Page:Popular Science Monthly Volume 35.djvu/22

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were condemned to death, and every man, woman, and child brought under a reign of terror. Many lied outright, and one of the foremost citizens of Salem went constantly armed, and kept one of his horses saddled in the stable to flee if brought under accusation.

The hysterical ingenuity of the possessed women grew with their success. They insisted that they saw devils prompting the accused to defend themselves in court. Did one of the accused clasp her hands in despair, the possessed clasped theirs; did the accused, in appealing to Heaven, make any gesture, the possessed simultaneously imitated it; did the accused in weariness drop her head, the possessed dropped theirs, and declared that the witch was trying to break their necks. The court-room resounded with groans, shrieks, prayers, and curses; judges, jury, and people were aghast, and even the accused were sometimes thus led to believe in their own guilt.

Very striking in all these cases was the mixture of trickery with frenzy. In most of the madness there was method. Sundry witches charged by the possessed had been engaged in controversy with the Salem church people. Others of the accused had quarreled with Mr. Parris. Still others had been engaged in old lawsuits against persons more or less connected with the girls. One of the most fearful charges—which cost the life of a noble and lovely lady—arose undoubtedly from her better style of dress and living. Old slumbering neighborhood or personal quarrels bore in this way a strange fruitage of revenge; for the cardinal doctrine of a fanatic's creed is that his enemies are the enemies of God.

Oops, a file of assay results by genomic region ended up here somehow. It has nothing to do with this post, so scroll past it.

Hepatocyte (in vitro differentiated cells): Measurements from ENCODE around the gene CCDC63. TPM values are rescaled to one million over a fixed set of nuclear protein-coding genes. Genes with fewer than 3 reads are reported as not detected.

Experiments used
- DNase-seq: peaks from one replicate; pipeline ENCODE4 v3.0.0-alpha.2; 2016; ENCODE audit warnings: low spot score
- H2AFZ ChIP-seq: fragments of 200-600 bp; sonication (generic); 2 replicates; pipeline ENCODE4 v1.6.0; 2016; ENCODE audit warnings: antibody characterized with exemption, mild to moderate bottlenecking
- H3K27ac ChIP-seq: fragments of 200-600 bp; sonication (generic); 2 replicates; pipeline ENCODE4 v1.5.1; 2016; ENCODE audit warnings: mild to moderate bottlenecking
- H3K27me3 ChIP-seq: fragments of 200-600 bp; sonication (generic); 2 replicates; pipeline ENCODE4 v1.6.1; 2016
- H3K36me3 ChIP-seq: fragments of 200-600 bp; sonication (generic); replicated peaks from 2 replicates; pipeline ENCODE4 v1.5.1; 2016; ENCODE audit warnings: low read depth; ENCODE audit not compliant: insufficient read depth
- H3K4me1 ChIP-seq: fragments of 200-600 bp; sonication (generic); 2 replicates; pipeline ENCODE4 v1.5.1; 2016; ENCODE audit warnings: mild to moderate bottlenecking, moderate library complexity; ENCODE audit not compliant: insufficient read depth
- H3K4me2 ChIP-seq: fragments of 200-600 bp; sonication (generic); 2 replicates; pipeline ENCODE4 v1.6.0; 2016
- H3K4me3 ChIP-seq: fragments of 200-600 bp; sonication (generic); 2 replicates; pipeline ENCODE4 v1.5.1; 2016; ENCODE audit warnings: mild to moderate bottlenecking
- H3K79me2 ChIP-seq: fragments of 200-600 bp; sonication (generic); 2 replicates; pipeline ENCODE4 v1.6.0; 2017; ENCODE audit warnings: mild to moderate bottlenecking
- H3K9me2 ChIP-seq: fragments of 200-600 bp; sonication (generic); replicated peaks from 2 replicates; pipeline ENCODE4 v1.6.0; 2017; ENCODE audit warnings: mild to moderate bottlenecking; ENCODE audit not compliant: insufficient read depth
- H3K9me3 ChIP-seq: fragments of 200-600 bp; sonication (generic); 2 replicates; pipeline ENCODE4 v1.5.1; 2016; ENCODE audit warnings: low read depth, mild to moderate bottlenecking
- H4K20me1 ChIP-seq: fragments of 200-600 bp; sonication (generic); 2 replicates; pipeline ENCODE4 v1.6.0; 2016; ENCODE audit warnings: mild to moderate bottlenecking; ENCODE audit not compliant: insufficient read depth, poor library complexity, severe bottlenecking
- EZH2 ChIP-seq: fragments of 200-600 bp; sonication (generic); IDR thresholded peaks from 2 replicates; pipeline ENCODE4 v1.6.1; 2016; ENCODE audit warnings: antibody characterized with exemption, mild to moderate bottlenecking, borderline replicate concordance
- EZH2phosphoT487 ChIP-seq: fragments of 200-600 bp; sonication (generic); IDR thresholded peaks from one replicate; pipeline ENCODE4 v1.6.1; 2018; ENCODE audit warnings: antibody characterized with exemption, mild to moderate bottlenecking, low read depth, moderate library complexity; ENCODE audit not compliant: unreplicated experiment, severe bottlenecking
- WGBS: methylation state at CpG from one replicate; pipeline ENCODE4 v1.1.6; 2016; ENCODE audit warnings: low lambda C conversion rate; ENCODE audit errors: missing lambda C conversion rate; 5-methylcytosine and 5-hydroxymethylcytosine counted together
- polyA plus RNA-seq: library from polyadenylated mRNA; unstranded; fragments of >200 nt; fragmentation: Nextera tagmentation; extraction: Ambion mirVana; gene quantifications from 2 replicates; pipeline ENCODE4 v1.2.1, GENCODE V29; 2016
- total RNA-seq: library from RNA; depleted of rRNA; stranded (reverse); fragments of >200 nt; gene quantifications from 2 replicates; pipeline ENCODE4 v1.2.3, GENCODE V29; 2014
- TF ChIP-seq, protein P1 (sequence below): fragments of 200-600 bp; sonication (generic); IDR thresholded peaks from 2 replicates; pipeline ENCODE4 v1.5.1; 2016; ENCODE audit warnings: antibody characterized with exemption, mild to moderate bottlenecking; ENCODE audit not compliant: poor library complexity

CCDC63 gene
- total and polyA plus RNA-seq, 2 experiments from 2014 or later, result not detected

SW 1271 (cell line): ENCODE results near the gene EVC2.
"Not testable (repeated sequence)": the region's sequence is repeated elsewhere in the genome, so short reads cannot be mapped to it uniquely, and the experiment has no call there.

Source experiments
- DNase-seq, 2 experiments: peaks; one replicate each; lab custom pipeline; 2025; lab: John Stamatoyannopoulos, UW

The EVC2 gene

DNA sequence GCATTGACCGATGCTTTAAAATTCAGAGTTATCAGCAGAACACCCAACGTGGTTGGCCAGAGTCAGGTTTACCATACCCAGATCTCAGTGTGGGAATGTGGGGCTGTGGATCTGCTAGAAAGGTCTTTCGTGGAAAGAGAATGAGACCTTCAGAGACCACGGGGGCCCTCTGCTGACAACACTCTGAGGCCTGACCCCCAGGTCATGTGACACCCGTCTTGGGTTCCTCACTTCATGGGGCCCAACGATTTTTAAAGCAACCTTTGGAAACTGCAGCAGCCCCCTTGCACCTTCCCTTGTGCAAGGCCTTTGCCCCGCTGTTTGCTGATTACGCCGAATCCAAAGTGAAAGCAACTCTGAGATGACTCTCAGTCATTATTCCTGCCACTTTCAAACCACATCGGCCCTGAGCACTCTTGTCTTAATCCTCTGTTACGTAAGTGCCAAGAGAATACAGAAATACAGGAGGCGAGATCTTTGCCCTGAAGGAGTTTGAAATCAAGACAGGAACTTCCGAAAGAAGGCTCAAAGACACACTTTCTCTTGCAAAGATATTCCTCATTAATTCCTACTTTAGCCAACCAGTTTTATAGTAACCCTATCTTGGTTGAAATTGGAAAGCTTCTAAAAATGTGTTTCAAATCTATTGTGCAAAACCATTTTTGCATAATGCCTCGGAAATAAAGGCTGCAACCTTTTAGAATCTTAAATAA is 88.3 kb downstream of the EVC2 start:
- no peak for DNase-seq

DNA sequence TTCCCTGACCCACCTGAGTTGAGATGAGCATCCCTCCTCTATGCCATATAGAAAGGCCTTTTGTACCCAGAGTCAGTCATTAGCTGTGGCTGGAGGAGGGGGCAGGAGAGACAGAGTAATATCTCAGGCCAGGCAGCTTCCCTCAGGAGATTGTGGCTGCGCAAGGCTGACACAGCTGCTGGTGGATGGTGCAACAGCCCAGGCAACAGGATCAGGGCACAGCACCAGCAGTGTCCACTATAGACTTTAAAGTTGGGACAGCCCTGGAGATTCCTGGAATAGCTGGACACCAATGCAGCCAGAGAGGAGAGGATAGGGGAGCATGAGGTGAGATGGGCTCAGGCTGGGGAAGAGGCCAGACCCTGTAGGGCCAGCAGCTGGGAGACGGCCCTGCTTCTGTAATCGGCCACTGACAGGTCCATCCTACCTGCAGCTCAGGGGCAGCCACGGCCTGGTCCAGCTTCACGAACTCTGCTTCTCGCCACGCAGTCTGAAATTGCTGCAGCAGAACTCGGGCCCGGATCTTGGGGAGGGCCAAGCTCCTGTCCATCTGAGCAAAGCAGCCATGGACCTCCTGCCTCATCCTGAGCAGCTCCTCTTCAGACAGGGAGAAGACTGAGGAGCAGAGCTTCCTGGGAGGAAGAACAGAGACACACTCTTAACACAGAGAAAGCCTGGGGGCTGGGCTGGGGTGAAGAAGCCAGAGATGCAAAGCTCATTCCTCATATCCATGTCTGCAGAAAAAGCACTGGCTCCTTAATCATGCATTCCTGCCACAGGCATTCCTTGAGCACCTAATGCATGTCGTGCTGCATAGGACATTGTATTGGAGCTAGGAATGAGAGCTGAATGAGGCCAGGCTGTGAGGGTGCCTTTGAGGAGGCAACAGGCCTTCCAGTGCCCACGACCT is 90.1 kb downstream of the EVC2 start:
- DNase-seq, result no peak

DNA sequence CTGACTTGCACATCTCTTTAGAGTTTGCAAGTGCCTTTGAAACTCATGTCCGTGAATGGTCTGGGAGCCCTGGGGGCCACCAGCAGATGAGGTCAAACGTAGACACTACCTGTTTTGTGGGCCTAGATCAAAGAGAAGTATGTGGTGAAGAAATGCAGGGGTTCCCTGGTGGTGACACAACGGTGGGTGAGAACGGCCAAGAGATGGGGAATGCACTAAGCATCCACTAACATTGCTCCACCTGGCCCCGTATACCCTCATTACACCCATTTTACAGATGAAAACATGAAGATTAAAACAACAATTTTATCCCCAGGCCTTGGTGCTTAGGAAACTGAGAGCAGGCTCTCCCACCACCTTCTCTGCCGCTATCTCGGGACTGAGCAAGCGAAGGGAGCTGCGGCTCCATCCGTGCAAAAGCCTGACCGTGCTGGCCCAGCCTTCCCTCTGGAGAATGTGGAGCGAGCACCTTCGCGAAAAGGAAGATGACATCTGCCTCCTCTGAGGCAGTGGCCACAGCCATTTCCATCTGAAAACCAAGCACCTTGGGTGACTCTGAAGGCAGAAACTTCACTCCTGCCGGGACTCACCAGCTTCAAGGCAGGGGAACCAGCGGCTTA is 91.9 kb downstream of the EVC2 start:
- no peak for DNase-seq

Any person daring to hint the slightest distrust of the proceedings was in danger of being immediately brought under accusation of a league with Satan. Husbands and children were thus brought to the gallows for daring to disbelieve these charges against their wives and their mothers. Some of the clergy were accused for endeavoring to save members of their churches.[1]

One poor woman was charged with "giving a look toward the great meeting-house of Salem, and immediately a demon entered the house and tore down a part of it." This cause for the falling of a bit of poorly nailed wainscoting seemed perfectly satisfactory to Dr. Cotton Mather, as well as to the judge and jury, and she was hanged, protesting her innocence. Still another lady, belonging to one of the most respected families of the region, was charged with the crime of witchcraft. The children were fearfully afflicted whenever she appeared near them. It seemed never

  1. This is admirably brought out by Upham, and the lawyer-like thoroughness with which he has examined all these hidden springs of the charges is one of the main things which render his book one of the most valuable contributions to the history and philosophy of demoniacal possession ever written.